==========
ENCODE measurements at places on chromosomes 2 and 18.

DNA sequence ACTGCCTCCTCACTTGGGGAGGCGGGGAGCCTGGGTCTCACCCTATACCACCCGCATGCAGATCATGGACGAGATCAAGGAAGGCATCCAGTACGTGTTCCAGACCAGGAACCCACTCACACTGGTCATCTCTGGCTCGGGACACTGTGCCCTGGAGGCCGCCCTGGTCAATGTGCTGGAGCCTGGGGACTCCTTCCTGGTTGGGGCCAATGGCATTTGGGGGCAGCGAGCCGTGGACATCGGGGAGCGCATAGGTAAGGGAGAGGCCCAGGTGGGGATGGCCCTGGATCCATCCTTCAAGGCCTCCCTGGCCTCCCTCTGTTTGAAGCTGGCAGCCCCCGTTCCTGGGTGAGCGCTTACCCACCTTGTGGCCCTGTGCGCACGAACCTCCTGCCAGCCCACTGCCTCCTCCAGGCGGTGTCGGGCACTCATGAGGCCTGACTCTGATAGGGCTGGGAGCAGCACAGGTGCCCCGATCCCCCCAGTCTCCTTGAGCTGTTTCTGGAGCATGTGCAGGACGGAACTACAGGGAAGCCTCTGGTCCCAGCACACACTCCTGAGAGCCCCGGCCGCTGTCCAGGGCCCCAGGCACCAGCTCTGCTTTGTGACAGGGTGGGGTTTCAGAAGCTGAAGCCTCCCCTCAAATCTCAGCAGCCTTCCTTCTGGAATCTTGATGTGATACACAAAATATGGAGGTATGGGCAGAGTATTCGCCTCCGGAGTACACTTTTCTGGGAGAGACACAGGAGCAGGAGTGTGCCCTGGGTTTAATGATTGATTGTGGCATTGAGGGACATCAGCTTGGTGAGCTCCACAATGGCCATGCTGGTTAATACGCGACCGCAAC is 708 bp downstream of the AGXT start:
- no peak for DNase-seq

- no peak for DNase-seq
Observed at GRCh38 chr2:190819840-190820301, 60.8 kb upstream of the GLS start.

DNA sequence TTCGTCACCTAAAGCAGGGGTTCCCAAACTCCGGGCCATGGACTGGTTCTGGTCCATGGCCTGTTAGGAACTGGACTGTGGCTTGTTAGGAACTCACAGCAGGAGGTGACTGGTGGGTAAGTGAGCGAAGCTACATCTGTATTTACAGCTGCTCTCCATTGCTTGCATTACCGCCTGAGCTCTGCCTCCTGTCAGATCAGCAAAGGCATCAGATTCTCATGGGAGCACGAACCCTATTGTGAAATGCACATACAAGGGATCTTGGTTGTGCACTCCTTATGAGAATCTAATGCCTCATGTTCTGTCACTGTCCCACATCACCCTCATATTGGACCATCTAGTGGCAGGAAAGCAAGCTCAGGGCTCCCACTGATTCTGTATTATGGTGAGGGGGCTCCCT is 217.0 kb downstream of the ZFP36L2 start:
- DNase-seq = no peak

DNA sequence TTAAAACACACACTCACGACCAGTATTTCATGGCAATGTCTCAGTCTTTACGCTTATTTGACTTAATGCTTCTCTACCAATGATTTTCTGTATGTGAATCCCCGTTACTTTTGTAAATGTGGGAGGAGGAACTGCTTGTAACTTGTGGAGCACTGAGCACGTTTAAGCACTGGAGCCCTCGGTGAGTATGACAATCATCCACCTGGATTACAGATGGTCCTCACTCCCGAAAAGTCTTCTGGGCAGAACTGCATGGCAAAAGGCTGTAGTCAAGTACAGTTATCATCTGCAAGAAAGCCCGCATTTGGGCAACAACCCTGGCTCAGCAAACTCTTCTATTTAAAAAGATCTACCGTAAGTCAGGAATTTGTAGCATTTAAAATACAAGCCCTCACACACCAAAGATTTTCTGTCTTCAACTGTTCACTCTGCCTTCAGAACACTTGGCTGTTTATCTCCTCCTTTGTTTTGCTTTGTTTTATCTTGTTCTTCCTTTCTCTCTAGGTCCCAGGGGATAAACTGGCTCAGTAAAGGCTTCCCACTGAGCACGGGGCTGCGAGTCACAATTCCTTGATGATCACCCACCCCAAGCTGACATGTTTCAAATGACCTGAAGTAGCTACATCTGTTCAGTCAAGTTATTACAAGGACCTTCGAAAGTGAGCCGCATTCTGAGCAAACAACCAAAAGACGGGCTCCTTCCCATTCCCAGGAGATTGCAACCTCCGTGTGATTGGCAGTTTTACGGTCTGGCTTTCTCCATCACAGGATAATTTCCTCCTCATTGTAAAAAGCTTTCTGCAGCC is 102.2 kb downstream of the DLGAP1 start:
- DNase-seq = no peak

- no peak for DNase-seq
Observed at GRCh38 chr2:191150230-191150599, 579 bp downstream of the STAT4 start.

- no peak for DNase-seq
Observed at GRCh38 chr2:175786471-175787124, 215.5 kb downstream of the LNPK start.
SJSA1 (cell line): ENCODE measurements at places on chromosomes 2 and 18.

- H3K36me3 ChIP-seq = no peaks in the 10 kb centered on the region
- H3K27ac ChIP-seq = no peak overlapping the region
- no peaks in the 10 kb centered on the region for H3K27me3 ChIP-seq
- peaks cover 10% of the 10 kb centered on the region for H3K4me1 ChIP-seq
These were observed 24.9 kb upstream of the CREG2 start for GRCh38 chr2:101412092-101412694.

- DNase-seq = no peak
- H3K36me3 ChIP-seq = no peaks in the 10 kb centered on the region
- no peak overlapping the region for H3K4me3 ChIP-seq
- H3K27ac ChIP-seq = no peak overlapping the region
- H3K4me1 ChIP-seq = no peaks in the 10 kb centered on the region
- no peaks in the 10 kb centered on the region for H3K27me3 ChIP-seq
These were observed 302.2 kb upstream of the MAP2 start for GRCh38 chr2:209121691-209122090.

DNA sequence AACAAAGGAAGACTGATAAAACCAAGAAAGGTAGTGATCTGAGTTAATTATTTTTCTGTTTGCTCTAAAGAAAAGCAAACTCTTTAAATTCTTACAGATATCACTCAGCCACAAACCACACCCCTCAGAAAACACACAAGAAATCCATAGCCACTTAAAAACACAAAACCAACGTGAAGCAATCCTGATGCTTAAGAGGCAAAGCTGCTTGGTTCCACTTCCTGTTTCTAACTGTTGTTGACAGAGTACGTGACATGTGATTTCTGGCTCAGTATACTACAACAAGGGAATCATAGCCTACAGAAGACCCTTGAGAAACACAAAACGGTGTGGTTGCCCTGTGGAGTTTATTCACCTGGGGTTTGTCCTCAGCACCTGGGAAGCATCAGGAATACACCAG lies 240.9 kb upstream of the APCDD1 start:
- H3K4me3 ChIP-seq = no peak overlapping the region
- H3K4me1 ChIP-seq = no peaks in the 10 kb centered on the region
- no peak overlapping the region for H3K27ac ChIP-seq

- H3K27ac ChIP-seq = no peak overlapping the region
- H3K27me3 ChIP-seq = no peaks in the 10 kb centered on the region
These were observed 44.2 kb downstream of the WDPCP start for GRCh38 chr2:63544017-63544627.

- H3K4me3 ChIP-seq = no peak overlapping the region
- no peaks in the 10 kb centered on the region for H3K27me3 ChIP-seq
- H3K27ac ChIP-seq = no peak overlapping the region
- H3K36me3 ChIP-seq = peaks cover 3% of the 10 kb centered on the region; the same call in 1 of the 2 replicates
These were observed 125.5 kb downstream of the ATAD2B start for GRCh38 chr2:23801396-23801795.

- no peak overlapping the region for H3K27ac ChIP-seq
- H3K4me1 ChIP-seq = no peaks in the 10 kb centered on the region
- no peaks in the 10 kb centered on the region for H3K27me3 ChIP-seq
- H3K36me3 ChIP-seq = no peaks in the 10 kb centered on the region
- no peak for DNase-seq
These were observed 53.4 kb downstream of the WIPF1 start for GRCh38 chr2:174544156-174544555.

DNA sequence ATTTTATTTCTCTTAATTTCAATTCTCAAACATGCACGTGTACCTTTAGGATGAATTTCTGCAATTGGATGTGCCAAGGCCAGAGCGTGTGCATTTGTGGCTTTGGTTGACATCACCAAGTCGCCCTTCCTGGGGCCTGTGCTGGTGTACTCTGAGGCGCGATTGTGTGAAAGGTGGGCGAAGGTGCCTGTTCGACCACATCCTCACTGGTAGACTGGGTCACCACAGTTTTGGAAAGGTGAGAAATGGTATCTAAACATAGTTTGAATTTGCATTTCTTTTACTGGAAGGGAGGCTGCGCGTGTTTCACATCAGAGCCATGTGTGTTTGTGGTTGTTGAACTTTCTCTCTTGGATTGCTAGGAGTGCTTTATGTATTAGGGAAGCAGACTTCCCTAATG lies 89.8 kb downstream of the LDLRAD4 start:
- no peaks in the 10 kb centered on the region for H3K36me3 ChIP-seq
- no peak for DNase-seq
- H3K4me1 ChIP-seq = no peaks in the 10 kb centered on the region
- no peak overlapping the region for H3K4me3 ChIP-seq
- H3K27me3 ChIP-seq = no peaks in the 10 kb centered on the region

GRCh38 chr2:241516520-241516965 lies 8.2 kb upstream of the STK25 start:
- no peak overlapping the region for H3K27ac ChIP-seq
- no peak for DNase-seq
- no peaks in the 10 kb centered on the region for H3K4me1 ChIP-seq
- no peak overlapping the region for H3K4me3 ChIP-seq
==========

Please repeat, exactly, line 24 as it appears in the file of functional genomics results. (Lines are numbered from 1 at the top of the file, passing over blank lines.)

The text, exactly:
- H3K4me1 ChIP-seq = no peaks in the 10 kb centered on the region